Review: Mantis Blackbeard

posted on March 29, 2022
Mantis Blackbeard red plastic accessory firearm training rifle AR-15 right-side view black metal plastic

The most cost-effective way to improve marksmanship and gun handling is through dry-fire practice. It’s a time-honored way to work on your fundamentals and has proven itself through many grandmaster shooters to be an invaluable tool. And with today’s ammunition prices where they are, there’s even more incentive to engage in dry-fire training and to make these sessions even more impactful.

Mantis’ products help shooters make the most of their dry-fire practice by providing additional data and feedback with every shot. The Blackbeard is an automatic trigger-reset system designed for the AR-15 platform, and it greatly accelerates dry-fire sessions by removing the need to re-charge the gun following each pull of the trigger.

The Blackbeard consists of two parts: a trigger-reset module and a battery pack. The trigger-reset module is just over 7" long and 1.5" tall. It drops into any direct-impingement AR-15-pattern rifle by replacing the bolt carrier group and charging handle. The magazine-shaped battery pack fits into the rifle’s magazine well and provides power to the reset unit.

On a full charge, the battery pack provides up to 100,000 resets. When we tested the Blackbeard, we were initially surprised at just how quickly the trigger reset. Mantis claims that the unit can sustain a reset rate of 10 shots per second, and we were not able to outrun this mechanism during testing.

In addition to the trigger-reset system, the Blackbeard also features a forward-firing laser. The laser is adjustable for both windage and elevation by way of two screws on its right side. Cleverly, the adjustments are accessible through the ejection port while the unit is inside the rifle. Our sample model had a visible red laser (MSRP $219), but units are also available with green or infrared lasers, or with no laser at all.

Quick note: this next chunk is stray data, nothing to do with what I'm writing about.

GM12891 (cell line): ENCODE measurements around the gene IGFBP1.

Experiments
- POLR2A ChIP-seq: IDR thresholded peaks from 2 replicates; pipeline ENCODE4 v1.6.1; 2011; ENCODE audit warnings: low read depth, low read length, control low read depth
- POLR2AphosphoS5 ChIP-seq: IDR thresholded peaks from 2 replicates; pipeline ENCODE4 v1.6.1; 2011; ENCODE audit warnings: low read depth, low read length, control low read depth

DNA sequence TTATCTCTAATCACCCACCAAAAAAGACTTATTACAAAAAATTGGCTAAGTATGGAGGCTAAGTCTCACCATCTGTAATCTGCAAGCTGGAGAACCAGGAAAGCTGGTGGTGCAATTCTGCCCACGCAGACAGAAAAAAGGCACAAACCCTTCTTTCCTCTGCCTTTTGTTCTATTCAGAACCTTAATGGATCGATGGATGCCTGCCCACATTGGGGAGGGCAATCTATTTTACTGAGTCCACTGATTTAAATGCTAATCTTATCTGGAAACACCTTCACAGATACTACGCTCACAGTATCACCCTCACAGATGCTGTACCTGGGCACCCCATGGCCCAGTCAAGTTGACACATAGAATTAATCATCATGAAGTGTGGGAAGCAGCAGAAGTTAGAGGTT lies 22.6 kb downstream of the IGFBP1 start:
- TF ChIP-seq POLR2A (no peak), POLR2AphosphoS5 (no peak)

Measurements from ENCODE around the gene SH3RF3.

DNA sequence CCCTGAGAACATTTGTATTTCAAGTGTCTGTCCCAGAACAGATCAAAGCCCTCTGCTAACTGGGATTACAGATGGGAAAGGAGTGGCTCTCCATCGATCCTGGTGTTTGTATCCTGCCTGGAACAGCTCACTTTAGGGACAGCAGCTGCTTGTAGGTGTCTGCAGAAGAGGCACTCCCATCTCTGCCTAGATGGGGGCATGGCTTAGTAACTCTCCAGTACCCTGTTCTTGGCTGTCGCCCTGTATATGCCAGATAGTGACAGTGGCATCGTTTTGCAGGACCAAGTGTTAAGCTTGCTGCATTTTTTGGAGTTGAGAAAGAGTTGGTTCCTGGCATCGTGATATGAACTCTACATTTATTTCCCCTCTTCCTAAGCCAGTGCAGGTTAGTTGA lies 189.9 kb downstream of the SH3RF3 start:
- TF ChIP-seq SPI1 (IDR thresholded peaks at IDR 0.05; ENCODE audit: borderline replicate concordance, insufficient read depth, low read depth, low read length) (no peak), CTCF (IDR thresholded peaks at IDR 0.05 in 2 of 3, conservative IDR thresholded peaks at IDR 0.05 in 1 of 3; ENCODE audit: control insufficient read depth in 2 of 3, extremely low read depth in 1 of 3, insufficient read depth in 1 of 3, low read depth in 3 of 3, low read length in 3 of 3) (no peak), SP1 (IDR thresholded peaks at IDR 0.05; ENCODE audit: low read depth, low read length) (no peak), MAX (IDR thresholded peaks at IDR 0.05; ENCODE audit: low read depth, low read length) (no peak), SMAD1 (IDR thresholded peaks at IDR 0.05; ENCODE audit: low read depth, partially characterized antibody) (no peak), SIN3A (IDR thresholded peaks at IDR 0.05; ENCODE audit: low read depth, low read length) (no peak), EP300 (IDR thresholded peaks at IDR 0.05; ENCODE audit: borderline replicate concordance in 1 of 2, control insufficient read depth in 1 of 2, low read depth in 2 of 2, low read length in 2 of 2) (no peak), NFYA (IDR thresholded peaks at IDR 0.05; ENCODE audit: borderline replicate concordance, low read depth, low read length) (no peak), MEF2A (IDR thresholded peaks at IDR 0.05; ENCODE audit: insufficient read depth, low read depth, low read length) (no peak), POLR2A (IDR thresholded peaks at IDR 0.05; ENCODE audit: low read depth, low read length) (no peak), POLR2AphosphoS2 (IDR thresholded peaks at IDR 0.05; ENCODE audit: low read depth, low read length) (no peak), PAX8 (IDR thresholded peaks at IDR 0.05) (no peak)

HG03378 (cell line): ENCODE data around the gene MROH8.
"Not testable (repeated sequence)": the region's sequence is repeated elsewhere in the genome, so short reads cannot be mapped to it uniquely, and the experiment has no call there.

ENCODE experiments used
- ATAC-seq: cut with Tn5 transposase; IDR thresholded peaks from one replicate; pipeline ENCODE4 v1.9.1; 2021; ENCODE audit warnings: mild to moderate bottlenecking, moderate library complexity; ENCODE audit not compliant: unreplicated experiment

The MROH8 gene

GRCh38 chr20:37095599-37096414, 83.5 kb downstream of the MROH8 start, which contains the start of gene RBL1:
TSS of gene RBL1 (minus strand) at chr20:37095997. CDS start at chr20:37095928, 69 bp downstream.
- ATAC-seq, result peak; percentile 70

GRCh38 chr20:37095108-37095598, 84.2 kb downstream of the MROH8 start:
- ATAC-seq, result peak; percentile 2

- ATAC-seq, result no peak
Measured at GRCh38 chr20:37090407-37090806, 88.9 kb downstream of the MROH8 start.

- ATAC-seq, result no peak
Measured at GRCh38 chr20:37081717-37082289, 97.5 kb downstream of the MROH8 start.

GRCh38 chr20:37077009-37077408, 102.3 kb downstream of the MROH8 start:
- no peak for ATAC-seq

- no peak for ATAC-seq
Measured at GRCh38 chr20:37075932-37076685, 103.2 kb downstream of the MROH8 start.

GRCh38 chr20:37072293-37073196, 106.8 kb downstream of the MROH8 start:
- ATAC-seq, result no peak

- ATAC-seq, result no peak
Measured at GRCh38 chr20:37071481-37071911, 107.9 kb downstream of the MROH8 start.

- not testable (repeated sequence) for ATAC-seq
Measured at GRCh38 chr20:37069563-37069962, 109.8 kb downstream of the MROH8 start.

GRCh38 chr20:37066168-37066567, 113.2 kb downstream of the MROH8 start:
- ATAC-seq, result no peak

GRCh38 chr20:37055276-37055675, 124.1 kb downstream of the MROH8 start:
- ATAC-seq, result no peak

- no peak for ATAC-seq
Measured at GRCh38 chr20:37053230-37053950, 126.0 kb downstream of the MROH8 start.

Blackbeard’s forward-firing laser is adjustable
The Blackbeard’s forward-firing laser is adjustable for both windage and elevation, and changes to the point of impact can be made without removing the unit from the rifle.

The benefit of the Blackbeard system is that it allows the user to practice with the same rifle, trigger and optic combination he or she would otherwise use with live ammunition. We found that the system made performing dry-fire versions of several drills very easy and enjoyable, even for the inexperienced. A potential downside, which is true of any dry-fire practice, is the complete lack of recoil. While firing rapid strings of laser beams is fun, the system seems most valuable for practicing slow-paced fundamentals or working on “ready up”-style drills with timing to the first shot. It also proved useful for working on cadence drills where managing recoil is less important.

magazine-shaped battery pack
Blackbeard’s magazine-shaped battery pack provides power to a trigger-reset module that replaces the host gun’s BCG and charging handle.

As expected, an optic’s height over bore is something to account for. Since most of the drills we performed were indoors at 10 to 15 yards, and the host rifles were zeroed at 50 or 100 yards, there was a difference between point of aim and point of impact. This is realistic for these distances, and also serves as a valuable point of feedback for practicing close-range offsets.

The Blackbeard system also pairs well with Mantis’ Laser Academy, which uses the impacts from the laser to score hits. Since the application uses a phone’s camera and computational power, it can account for the height-over-bore offset and allow the shooter to use true point of aim for practice.

In all, we found the Blackbeard to be a fun and useful tool for dry-fire practice with an AR-15. We believe it is best suited to marksmanship fundamentals practice and drills that emphasize the time to the first shot. While it is still useful for rapid, multiple-shot drills for practicing shot cadence and sight picture, dry-firing of this style should be considered to be a component of a comprehensive practice regimen.


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